Chemguide: Support for CIE A level Chemistry
Learning outcome 12.1(d)
This statement asks you to compare the melting point and density of a typical transition metal with a non-transition metal like calcium.
Before you go on, you should find and read the statement in your copy of the syllabus.
The syllabus quotes calcium for comparison purposes because it is immediately before the first transition series in the Periodic Table.
The syllabus actually compares calcium with the transition metals, but there are several cases where it is easier to compare it with the whole of the first row of d-block elements - especially for explanations.
Remember that the d-block elements include everything from scandium to zinc, but scandium and zinc themselves don't count as transition elements. (In fact the modern IUPAC definition of a transition element would include scandium, but that isn't what the CIE syllabus is using.)
Calcium's melting point is variously quoted as 839°C or 842°C. All of the transition metals following it in the Periodic Table have higher melting points (apart from zinc, which doesn't count as a transition metal).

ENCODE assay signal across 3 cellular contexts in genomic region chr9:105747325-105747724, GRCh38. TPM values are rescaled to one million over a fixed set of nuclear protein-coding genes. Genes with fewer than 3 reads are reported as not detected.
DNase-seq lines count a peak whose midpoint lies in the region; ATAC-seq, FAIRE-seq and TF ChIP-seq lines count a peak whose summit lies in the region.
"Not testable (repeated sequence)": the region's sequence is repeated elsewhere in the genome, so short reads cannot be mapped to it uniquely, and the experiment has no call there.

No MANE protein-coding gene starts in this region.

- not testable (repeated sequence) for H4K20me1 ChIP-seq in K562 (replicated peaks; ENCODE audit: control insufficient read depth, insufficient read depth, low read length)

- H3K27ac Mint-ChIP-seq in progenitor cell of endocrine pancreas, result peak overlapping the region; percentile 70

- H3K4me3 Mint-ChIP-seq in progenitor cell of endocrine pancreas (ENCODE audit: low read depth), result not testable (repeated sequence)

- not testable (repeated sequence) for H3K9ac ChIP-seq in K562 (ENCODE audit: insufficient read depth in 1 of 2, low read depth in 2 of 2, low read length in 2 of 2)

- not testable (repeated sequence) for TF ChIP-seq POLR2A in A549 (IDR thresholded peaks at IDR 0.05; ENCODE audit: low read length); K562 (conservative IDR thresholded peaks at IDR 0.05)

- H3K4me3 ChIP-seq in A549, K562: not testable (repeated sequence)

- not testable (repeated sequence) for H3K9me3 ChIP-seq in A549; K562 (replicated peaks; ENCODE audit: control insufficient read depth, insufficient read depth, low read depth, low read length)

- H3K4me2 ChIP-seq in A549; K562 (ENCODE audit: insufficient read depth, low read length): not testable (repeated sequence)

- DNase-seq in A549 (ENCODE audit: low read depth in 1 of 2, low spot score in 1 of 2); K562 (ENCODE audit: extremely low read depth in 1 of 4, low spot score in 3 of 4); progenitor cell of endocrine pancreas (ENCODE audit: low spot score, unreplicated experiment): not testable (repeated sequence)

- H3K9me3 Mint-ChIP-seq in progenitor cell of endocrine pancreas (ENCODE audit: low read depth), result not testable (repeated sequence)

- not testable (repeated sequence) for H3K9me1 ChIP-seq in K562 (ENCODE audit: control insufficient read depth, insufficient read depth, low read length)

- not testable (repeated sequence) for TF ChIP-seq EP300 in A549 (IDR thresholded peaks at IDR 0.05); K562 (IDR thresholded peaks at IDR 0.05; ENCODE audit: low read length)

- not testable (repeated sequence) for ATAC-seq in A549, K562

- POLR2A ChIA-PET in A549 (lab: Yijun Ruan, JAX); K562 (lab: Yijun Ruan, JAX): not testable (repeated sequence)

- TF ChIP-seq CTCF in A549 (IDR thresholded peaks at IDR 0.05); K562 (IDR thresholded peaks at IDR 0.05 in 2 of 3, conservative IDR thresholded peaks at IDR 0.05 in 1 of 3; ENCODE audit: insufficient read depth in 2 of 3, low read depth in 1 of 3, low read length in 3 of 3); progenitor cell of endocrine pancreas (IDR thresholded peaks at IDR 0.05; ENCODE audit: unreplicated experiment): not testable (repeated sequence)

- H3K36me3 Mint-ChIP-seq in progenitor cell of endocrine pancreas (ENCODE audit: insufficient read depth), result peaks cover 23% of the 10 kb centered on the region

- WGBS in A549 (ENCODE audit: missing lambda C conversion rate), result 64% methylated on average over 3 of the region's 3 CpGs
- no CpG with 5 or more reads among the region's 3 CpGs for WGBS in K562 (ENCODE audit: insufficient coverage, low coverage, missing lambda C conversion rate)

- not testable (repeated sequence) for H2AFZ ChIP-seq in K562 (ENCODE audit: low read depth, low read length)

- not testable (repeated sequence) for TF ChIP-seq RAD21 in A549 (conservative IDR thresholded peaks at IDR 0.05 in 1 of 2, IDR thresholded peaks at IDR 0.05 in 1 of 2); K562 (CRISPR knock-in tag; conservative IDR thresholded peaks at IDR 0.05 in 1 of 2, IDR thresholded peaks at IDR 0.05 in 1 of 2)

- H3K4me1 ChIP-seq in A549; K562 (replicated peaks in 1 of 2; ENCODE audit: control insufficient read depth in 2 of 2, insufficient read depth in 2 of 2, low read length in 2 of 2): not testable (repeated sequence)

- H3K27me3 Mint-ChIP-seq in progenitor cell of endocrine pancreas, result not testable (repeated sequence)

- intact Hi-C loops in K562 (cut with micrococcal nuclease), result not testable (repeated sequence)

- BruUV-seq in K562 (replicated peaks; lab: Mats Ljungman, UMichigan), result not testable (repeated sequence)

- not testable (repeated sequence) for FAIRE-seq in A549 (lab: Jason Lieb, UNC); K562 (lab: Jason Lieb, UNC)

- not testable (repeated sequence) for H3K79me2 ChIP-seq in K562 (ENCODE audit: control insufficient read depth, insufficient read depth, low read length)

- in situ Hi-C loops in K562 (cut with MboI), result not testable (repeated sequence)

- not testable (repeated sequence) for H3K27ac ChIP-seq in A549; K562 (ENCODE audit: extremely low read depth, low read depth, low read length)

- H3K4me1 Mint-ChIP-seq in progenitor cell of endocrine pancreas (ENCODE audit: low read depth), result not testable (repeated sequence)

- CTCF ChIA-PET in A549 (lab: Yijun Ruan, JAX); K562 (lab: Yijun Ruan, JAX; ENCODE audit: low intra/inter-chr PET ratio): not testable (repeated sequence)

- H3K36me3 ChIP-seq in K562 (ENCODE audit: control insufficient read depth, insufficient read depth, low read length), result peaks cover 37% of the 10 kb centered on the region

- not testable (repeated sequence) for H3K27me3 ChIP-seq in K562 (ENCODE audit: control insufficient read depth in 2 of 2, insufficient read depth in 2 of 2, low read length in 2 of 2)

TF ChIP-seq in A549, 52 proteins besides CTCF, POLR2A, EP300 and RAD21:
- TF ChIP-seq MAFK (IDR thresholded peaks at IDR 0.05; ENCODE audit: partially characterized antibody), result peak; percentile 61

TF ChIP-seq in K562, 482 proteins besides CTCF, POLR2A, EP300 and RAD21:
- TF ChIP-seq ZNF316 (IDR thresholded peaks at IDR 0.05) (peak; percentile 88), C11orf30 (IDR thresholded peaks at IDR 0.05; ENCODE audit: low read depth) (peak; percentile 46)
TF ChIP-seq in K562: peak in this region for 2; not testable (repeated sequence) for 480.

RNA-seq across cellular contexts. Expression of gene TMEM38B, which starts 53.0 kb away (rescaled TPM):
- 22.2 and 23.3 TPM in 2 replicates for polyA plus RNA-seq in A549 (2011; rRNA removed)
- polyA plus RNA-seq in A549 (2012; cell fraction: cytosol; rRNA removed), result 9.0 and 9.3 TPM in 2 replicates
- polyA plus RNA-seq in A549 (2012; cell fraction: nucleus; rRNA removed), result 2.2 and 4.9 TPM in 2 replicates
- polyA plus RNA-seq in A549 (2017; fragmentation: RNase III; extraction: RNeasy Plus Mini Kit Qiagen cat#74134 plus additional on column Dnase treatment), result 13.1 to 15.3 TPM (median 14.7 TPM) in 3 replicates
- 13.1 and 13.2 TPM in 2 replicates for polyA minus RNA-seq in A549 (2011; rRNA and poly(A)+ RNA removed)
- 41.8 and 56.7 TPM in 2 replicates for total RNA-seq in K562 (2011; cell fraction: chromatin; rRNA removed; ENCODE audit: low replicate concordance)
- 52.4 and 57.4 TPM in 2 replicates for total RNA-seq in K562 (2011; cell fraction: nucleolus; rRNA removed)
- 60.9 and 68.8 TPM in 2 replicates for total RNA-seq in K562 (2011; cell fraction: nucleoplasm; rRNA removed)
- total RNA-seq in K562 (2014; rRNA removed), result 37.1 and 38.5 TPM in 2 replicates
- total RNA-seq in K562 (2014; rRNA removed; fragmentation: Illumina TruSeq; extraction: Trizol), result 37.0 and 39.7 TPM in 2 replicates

This is because one of the factors which control melting point is the number of electrons which are involved in the metallic bond. In calcium, only the 4s electrons are involved. With scandium and the transition metals, 3d electrons are involved as well. Zinc's 3d electrons aren't involved because the 3d level is then full.
Calcium's density is quite low at 1.54 g cm-3. The transition elements have higher densities than calcium.
Iron is fairly typical with a density of 7.89 g cm-3.
There are two reasons for this:
As you go across the period, the atoms get heavier. The relative atomic mass of calcium is 40, but the RAM of iron is 56, for example.
Iron atoms are significantly smaller than calcium atoms. The radius of a calcium atom is 0.197 nm; the radius of an iron atom is only 0.126 nm.
That means that you can fit a lot more iron atoms into a given volume than calcium atoms. And those atoms are heavier as well. So the density is greater.
© Jim Clark 2012 (last modified May 2104)